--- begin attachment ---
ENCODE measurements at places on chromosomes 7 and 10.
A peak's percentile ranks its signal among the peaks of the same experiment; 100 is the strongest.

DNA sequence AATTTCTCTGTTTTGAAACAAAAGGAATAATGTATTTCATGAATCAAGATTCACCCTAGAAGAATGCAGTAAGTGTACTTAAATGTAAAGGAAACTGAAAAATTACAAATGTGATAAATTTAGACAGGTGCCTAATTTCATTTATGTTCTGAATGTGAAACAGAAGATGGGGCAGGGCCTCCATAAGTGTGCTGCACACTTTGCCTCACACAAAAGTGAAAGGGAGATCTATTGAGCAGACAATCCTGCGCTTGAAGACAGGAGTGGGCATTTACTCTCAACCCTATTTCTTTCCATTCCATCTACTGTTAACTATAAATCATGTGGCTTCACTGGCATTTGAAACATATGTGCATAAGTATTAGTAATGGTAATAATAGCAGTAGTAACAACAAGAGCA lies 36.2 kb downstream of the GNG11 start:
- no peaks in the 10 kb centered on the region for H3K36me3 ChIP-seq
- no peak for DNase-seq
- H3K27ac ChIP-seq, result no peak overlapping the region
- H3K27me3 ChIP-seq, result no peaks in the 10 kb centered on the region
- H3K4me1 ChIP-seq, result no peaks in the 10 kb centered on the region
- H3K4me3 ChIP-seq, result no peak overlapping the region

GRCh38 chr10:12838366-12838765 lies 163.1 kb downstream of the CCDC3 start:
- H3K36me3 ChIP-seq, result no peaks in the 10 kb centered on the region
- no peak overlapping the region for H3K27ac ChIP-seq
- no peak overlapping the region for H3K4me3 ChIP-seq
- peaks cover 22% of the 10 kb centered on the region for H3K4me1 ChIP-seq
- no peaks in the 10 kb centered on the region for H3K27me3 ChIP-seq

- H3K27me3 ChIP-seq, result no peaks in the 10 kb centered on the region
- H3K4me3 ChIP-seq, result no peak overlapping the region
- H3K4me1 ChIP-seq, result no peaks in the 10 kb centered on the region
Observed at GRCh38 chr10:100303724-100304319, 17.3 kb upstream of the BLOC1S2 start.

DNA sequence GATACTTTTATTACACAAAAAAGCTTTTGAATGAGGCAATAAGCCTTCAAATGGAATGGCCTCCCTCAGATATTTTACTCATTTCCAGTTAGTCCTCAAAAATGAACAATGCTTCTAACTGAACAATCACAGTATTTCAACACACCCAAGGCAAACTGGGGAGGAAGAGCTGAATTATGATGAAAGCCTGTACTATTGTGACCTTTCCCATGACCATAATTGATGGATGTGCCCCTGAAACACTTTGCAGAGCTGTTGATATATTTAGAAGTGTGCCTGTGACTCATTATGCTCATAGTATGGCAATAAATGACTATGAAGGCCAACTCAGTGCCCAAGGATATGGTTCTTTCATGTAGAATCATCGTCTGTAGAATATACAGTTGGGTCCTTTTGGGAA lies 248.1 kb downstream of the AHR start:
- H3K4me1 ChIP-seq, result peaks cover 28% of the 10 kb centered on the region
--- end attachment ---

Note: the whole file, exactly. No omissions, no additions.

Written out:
ENCODE measurements at places on chromosomes 7 and 10.
A peak's percentile ranks its signal among the peaks of the same experiment; 100 is the strongest.

DNA sequence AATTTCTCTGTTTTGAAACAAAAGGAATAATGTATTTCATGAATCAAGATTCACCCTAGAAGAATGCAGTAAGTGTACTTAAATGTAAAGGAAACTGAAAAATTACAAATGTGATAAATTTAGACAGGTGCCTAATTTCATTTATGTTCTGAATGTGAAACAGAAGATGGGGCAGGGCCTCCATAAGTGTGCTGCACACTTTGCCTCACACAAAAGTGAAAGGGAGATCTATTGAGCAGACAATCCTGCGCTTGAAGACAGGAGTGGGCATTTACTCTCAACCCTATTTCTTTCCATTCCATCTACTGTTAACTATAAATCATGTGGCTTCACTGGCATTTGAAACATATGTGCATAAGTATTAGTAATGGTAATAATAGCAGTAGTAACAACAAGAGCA lies 36.2 kb downstream of the GNG11 start:
- no peaks in the 10 kb centered on the region for H3K36me3 ChIP-seq
- no peak for DNase-seq
- H3K27ac ChIP-seq, result no peak overlapping the region
- H3K27me3 ChIP-seq, result no peaks in the 10 kb centered on the region
- H3K4me1 ChIP-seq, result no peaks in the 10 kb centered on the region
- H3K4me3 ChIP-seq, result no peak overlapping the region

GRCh38 chr10:12838366-12838765 lies 163.1 kb downstream of the CCDC3 start:
- H3K36me3 ChIP-seq, result no peaks in the 10 kb centered on the region
- no peak overlapping the region for H3K27ac ChIP-seq
- no peak overlapping the region for H3K4me3 ChIP-seq
- peaks cover 22% of the 10 kb centered on the region for H3K4me1 ChIP-seq
- no peaks in the 10 kb centered on the region for H3K27me3 ChIP-seq

- H3K27me3 ChIP-seq, result no peaks in the 10 kb centered on the region
- H3K4me3 ChIP-seq, result no peak overlapping the region
- H3K4me1 ChIP-seq, result no peaks in the 10 kb centered on the region
Observed at GRCh38 chr10:100303724-100304319, 17.3 kb upstream of the BLOC1S2 start.

DNA sequence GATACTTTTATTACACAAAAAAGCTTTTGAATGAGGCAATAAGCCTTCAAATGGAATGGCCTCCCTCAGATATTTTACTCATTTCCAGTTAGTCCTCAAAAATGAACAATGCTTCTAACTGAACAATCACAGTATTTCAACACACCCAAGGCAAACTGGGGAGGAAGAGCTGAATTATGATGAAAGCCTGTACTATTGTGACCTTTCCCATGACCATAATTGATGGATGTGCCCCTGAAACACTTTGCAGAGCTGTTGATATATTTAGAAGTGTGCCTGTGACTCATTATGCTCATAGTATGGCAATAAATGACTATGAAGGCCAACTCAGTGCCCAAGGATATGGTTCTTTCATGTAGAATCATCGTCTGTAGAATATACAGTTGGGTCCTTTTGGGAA lies 248.1 kb downstream of the AHR start:
- H3K4me1 ChIP-seq, result peaks cover 28% of the 10 kb centered on the region